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Life is What?

March 25, 2010

Ok, I’ll say it. Good. Or damned (or is it doon?) good when you spend a day tasting great wine and talking to friendly wine makers. Factor in a free book (Randall Grahm’s Been Doon So Long) and it becomes a sweetly memorable set of diurnal occurrences.

Started off at about noon at the Eric Solomon and Jon-David Headrick annual portfolio tasting. Tons of great wine there. Then at about 2 o’clock the “Friends of Ernie” tasting, where all of the winemakers were present for my querulous indulgences. Less wine here but they were more consistently interesting; plus the atmosphere was divine compared to the last tasting where spittoons replenished themselves at a demoralizing pace.

Last but certainly not least, after several hours respite, from 10 to midnight a tasting of Randall Grahm’s fabulous current releases. Albarino, Muscat, Cigare Blanc, Syrah, Cigare Volant and dessert wine. I wish I had taken notes but then I’m not sure how much Mr. Grahm would appreciate my dissection of his wines. I liked them all and I wouldn’t have scored them anyways so I still wish I’d taken some notes. One way to describe them would be to say that they were all true to their respective varietal compositions and they all showed characteristics of having been grown in a climate with no lack of clement weather. Another way: they were all delicious, distinct and well suited to their own set of food pairings.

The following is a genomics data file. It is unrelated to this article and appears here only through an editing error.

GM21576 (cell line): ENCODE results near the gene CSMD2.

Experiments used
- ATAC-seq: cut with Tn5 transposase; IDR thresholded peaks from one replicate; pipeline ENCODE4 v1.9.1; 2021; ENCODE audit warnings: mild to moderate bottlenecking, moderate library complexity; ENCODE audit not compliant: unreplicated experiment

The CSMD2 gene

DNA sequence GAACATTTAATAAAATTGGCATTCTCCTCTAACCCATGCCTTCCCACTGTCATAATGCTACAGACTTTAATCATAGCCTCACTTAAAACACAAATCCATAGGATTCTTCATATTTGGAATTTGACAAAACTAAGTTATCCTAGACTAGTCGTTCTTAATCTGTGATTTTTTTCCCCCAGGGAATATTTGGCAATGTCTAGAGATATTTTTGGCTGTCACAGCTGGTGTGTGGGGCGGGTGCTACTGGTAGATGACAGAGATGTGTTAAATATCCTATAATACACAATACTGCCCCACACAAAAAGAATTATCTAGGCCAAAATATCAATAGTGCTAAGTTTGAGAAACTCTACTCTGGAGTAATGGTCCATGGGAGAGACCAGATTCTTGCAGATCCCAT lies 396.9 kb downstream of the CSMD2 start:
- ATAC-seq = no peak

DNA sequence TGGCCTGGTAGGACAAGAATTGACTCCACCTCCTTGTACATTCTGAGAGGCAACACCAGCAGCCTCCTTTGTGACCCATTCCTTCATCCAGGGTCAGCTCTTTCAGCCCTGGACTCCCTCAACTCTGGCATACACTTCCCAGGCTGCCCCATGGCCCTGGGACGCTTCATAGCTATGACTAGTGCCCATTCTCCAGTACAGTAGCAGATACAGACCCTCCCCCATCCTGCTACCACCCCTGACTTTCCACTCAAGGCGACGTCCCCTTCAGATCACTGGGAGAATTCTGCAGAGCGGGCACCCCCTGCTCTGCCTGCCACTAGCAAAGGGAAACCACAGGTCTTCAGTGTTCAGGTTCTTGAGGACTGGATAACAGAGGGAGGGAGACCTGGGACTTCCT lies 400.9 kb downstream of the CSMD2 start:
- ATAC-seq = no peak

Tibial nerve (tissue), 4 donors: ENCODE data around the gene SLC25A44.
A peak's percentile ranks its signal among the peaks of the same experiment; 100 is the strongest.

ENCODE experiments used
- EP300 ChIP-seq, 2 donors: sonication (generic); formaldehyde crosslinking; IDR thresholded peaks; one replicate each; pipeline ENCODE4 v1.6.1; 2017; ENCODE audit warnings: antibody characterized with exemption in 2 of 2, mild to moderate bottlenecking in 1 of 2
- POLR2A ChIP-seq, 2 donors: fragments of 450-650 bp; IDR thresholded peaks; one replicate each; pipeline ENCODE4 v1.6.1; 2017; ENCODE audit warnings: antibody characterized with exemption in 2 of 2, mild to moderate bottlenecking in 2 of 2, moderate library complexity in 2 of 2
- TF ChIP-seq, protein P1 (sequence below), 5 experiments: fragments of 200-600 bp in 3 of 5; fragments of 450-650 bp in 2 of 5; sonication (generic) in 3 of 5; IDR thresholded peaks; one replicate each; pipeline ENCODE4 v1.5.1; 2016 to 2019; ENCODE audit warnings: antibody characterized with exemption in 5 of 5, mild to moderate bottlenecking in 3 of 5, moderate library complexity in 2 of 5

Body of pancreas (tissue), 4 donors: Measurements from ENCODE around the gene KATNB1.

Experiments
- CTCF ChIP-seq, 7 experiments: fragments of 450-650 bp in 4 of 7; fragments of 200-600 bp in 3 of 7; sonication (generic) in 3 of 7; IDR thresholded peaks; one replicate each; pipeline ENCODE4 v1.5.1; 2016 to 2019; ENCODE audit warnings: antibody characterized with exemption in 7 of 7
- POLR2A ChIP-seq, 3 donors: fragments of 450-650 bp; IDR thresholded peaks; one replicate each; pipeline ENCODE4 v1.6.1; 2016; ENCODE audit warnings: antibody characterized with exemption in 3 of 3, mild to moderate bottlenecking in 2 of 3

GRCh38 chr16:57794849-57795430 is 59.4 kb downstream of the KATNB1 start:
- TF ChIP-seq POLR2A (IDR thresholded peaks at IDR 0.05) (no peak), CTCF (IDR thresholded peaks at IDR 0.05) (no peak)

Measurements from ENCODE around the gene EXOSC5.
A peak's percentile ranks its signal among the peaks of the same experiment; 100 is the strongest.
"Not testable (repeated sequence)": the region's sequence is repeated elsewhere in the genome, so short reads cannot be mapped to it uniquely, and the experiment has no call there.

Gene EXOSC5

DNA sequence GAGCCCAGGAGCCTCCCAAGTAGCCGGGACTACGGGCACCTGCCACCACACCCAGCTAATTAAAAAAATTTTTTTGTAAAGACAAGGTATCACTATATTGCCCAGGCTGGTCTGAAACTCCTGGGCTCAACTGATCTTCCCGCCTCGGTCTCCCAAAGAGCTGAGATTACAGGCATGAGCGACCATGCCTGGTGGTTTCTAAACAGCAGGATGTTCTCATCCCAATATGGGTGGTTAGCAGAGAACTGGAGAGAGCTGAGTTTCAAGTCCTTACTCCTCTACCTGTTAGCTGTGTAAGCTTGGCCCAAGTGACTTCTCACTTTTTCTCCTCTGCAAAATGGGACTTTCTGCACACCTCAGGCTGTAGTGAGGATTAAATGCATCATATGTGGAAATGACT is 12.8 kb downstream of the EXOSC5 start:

Randall read from his book (awesome, hilarious, priceless) and then we were all asked if we’d like to put our business cards into a drawing for an autographed copy of his book. I forget how many books were given away, 3 or 5, but I got one. Hooray! It’s the most original wine book I own. Much of the book is taken up by his parodic fiction, which is brilliant and delightful but best taken in occasional doses. I could not however get enough of his expository works. His comments about the wine trade and press are astute and refreshing. The ideas about terroir he presents might be alienating to some but I found them (if not always credible and conclusive) compelling and endearing. Of particular interest to me was an idea about growing grapevines from seed. Virtually every grapevine worldwide comes from cuttings of another vine. One reason this is necessary is because of phylloxera but in a place free of phylloxera (such as Chile) it would be a fascinating project to develop new grape varieties that will have adapted themselves to their homes the way so many green things have done for aeons. His book is for all sorts of wine lovers and although it is not the first wine book you should own it wouldn’t be a bad second.

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